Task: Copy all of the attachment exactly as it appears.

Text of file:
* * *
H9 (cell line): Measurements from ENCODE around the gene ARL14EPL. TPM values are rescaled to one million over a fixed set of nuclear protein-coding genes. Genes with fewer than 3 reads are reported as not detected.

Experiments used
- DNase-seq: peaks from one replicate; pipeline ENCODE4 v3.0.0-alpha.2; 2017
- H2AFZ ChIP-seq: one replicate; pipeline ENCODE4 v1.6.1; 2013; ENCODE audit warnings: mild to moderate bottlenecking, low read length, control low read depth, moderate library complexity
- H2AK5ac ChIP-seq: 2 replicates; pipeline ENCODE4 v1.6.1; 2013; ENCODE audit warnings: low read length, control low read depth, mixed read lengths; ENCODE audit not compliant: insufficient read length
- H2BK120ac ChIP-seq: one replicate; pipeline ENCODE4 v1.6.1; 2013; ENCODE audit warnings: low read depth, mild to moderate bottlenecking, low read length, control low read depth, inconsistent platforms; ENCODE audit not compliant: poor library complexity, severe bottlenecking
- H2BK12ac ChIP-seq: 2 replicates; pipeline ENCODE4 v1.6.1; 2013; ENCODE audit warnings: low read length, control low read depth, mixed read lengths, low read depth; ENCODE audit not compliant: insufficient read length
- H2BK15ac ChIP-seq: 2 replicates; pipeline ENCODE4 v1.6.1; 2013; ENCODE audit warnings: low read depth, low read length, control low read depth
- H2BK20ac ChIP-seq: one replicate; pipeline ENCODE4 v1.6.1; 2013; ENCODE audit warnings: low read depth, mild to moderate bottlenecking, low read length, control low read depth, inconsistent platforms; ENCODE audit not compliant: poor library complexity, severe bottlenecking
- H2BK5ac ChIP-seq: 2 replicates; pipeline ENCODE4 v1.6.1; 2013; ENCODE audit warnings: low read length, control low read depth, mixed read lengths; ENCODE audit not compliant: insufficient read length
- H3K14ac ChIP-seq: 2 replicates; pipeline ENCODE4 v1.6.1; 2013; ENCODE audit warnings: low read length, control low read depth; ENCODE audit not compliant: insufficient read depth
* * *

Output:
H9 (cell line): Measurements from ENCODE around the gene ARL14EPL. TPM values are rescaled to one million over a fixed set of nuclear protein-coding genes. Genes with fewer than 3 reads are reported as not detected.

Experiments used
- DNase-seq: peaks from one replicate; pipeline ENCODE4 v3.0.0-alpha.2; 2017
- H2AFZ ChIP-seq: one replicate; pipeline ENCODE4 v1.6.1; 2013; ENCODE audit warnings: mild to moderate bottlenecking, low read length, control low read depth, moderate library complexity
- H2AK5ac ChIP-seq: 2 replicates; pipeline ENCODE4 v1.6.1; 2013; ENCODE audit warnings: low read length, control low read depth, mixed read lengths; ENCODE audit not compliant: insufficient read length
- H2BK120ac ChIP-seq: one replicate; pipeline ENCODE4 v1.6.1; 2013; ENCODE audit warnings: low read depth, mild to moderate bottlenecking, low read length, control low read depth, inconsistent platforms; ENCODE audit not compliant: poor library complexity, severe bottlenecking
- H2BK12ac ChIP-seq: 2 replicates; pipeline ENCODE4 v1.6.1; 2013; ENCODE audit warnings: low read length, control low read depth, mixed read lengths, low read depth; ENCODE audit not compliant: insufficient read length
- H2BK15ac ChIP-seq: 2 replicates; pipeline ENCODE4 v1.6.1; 2013; ENCODE audit warnings: low read depth, low read length, control low read depth
- H2BK20ac ChIP-seq: one replicate; pipeline ENCODE4 v1.6.1; 2013; ENCODE audit warnings: low read depth, mild to moderate bottlenecking, low read length, control low read depth, inconsistent platforms; ENCODE audit not compliant: poor library complexity, severe bottlenecking
- H2BK5ac ChIP-seq: 2 replicates; pipeline ENCODE4 v1.6.1; 2013; ENCODE audit warnings: low read length, control low read depth, mixed read lengths; ENCODE audit not compliant: insufficient read length
- H3K14ac ChIP-seq: 2 replicates; pipeline ENCODE4 v1.6.1; 2013; ENCODE audit warnings: low read length, control low read depth; ENCODE audit not compliant: insufficient read depth